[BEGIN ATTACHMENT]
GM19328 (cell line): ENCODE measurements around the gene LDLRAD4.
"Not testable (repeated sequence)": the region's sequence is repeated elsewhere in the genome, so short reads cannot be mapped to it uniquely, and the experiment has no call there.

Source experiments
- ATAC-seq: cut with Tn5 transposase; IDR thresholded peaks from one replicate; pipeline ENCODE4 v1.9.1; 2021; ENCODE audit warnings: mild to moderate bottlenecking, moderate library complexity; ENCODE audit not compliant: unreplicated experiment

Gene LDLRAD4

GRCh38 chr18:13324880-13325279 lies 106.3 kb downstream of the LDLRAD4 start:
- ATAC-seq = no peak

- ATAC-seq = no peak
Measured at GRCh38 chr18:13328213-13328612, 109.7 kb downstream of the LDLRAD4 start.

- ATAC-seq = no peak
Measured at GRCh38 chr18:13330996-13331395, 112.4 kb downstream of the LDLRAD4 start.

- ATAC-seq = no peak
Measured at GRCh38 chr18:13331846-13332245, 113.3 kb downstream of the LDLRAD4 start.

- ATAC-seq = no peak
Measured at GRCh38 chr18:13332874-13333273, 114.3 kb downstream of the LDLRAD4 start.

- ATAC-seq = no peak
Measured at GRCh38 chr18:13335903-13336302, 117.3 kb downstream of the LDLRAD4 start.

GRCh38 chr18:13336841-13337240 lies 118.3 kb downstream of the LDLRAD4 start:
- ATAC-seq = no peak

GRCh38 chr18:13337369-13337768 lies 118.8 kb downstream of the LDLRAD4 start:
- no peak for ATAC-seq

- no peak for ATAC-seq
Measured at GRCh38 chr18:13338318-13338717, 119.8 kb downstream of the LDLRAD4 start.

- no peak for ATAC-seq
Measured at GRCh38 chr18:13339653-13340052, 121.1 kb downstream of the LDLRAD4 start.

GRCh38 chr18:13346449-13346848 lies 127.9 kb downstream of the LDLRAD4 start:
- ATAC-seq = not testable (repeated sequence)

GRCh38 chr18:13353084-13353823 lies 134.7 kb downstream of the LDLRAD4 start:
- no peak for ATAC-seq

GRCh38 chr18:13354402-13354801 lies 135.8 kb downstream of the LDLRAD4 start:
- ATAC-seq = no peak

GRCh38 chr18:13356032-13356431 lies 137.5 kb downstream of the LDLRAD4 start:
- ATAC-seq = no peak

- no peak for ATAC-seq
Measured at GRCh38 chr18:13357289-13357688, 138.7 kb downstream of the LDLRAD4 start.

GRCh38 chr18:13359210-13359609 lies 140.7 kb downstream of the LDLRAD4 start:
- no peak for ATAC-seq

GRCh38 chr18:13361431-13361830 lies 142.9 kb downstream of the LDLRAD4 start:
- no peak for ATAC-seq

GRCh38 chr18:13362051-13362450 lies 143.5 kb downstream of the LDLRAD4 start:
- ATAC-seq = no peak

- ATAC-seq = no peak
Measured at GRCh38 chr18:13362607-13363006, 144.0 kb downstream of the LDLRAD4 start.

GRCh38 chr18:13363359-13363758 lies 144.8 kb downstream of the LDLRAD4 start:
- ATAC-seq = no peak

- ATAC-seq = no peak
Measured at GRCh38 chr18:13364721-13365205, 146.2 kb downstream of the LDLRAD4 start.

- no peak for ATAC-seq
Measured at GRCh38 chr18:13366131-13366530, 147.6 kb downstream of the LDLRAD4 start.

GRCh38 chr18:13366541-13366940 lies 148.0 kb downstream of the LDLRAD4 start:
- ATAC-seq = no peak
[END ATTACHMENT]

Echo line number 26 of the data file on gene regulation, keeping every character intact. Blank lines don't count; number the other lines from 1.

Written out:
GRCh38 chr18:13346449-13346848 lies 127.9 kb downstream of the LDLRAD4 start: